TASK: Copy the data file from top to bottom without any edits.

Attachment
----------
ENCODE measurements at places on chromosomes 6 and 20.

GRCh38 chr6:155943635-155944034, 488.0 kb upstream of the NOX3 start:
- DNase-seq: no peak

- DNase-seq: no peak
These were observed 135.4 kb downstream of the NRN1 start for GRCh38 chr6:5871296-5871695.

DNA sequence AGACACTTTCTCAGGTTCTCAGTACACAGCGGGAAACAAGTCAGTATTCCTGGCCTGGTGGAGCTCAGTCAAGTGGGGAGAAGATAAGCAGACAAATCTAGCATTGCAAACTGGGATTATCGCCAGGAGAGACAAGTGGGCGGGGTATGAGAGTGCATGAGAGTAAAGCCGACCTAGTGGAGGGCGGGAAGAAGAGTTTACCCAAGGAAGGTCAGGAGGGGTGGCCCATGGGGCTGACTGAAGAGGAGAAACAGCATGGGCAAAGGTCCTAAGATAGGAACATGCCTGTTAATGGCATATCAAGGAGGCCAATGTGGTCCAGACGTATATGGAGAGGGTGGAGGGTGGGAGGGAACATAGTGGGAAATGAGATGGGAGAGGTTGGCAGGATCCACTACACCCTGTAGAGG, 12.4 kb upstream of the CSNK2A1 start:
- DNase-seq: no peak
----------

ENCODE measurements at places on chromosomes 6 and 20.

GRCh38 chr6:155943635-155944034, 488.0 kb upstream of the NOX3 start:
- DNase-seq: no peak

- DNase-seq: no peak
These were observed 135.4 kb downstream of the NRN1 start for GRCh38 chr6:5871296-5871695.

DNA sequence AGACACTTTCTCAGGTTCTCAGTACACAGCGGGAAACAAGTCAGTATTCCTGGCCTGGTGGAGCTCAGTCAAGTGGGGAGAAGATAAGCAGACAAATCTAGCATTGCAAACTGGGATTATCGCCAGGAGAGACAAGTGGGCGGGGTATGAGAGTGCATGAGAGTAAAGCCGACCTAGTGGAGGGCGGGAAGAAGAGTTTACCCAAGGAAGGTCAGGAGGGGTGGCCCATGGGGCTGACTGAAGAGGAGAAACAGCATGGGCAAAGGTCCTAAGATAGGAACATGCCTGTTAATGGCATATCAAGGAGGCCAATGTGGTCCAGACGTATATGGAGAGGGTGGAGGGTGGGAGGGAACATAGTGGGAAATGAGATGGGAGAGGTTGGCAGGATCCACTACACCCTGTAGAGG, 12.4 kb upstream of the CSNK2A1 start:
- DNase-seq: no peak